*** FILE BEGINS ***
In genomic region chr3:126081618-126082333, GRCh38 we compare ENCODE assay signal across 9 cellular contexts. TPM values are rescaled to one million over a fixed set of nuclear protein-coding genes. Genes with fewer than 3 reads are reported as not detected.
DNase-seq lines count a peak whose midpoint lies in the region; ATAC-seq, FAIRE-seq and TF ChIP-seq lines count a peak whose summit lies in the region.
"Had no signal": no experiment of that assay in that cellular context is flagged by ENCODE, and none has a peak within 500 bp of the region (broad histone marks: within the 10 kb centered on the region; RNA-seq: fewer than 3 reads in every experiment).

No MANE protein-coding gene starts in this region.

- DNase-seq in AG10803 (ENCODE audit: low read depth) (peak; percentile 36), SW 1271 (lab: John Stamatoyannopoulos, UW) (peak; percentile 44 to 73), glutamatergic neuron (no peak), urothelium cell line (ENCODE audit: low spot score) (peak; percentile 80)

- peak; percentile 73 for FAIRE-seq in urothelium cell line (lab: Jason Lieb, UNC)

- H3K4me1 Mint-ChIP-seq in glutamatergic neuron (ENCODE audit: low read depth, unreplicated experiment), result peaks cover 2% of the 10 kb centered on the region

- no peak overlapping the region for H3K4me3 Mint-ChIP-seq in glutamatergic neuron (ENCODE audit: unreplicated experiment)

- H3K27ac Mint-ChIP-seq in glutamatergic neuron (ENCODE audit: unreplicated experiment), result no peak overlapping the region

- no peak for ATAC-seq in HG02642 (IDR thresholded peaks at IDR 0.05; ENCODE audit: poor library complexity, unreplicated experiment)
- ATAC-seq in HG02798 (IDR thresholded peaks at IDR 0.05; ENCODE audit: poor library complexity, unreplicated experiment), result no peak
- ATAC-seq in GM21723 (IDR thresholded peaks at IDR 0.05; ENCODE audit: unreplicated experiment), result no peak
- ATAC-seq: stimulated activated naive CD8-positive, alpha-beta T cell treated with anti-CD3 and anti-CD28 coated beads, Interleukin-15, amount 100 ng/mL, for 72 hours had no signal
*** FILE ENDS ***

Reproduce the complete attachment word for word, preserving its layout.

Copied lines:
In genomic region chr3:126081618-126082333, GRCh38 we compare ENCODE assay signal across 9 cellular contexts. TPM values are rescaled to one million over a fixed set of nuclear protein-coding genes. Genes with fewer than 3 reads are reported as not detected.
DNase-seq lines count a peak whose midpoint lies in the region; ATAC-seq, FAIRE-seq and TF ChIP-seq lines count a peak whose summit lies in the region.
"Had no signal": no experiment of that assay in that cellular context is flagged by ENCODE, and none has a peak within 500 bp of the region (broad histone marks: within the 10 kb centered on the region; RNA-seq: fewer than 3 reads in every experiment).

No MANE protein-coding gene starts in this region.

- DNase-seq in AG10803 (ENCODE audit: low read depth) (peak; percentile 36), SW 1271 (lab: John Stamatoyannopoulos, UW) (peak; percentile 44 to 73), glutamatergic neuron (no peak), urothelium cell line (ENCODE audit: low spot score) (peak; percentile 80)

- peak; percentile 73 for FAIRE-seq in urothelium cell line (lab: Jason Lieb, UNC)

- H3K4me1 Mint-ChIP-seq in glutamatergic neuron (ENCODE audit: low read depth, unreplicated experiment), result peaks cover 2% of the 10 kb centered on the region

- no peak overlapping the region for H3K4me3 Mint-ChIP-seq in glutamatergic neuron (ENCODE audit: unreplicated experiment)

- H3K27ac Mint-ChIP-seq in glutamatergic neuron (ENCODE audit: unreplicated experiment), result no peak overlapping the region

- no peak for ATAC-seq in HG02642 (IDR thresholded peaks at IDR 0.05; ENCODE audit: poor library complexity, unreplicated experiment)
- ATAC-seq in HG02798 (IDR thresholded peaks at IDR 0.05; ENCODE audit: poor library complexity, unreplicated experiment), result no peak
- ATAC-seq in GM21723 (IDR thresholded peaks at IDR 0.05; ENCODE audit: unreplicated experiment), result no peak
- ATAC-seq: stimulated activated naive CD8-positive, alpha-beta T cell treated with anti-CD3 and anti-CD28 coated beads, Interleukin-15, amount 100 ng/mL, for 72 hours had no signal